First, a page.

- Victor Bergeron, Trader Vic's Book of Food & Drink, 1946

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Interesting what a different experience I had at Chez l'ami Jean when I was there last year.  My wife and I arrived for a somewhat late lunch (~1:00) so the restaurant was relatively calm and we were the only tourists that I could discern.  Food was excellent, highlighted by piquillo peppers stuffed with cod brandade and pig's feet andouillette.  Service was indifferent, but the chef did come out and talk to us briefly.

That was the old regime,where basque food prevailed.

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As I may have noted elsewhere, I haven't been there, but a French born professional chef and his food professional wife reported that they enjoyed dinner there without going into too much detail. His standards for bistro cooking may be different than the ones he applies to his own haute cuisine cooking, but he's intolerant of sloppy cooking or poorly conceived dishes at any level.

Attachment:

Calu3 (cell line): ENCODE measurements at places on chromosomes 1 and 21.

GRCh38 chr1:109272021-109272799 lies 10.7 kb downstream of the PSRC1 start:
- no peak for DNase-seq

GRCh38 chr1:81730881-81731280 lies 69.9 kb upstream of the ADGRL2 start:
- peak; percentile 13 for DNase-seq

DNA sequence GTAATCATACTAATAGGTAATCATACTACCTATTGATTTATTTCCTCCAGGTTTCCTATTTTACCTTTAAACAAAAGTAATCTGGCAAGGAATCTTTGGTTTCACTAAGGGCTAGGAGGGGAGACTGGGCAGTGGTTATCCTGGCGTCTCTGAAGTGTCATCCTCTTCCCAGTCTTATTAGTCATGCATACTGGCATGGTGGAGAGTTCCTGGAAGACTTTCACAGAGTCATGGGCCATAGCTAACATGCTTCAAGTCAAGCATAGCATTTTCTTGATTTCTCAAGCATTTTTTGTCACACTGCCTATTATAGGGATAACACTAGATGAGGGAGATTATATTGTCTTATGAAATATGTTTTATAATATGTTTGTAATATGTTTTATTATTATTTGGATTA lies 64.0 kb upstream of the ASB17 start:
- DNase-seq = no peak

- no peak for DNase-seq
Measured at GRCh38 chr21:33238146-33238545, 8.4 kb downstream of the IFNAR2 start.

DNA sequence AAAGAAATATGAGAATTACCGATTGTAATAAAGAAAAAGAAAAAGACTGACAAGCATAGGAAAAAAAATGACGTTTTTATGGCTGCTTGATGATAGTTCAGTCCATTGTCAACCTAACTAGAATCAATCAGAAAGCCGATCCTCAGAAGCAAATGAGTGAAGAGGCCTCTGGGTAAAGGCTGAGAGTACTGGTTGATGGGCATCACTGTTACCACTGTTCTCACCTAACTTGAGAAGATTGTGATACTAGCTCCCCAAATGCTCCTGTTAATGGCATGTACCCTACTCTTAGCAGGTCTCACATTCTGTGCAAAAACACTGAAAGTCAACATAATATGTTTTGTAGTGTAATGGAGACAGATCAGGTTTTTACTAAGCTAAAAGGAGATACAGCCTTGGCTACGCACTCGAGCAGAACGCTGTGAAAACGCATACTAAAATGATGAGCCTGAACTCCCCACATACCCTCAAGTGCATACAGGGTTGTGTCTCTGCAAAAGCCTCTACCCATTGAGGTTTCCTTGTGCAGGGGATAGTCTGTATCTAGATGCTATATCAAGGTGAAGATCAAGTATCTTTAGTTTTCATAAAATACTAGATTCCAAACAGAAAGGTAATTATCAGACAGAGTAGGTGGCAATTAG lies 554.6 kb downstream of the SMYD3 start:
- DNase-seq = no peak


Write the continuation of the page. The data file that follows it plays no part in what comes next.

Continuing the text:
Robert Buxbaum

WorldTable

Recent WorldTable posts include: comments about reporting on Michelin stars in The NY Times, the NJ proposal to ban foie gras, Michael Ruhlman's comments in blogs about the NJ proposal and Bill Buford's New Yorker article on the Food Network.

My mailbox is full. You may contact me via worldtable.com.

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I can see why this place seems to appeal to tourists.The place is cute,the noise gives them a feeling of liveliness and the food is different .

Well, again, I'm the dissenter. I've been there twice and cannot figure out what the fuss is all about; it's not disgraceful food but it's not terrific either. For me the service was OK, level of noise fine but food without redeeming qualities.

John Talbott

blog John Talbott's Paris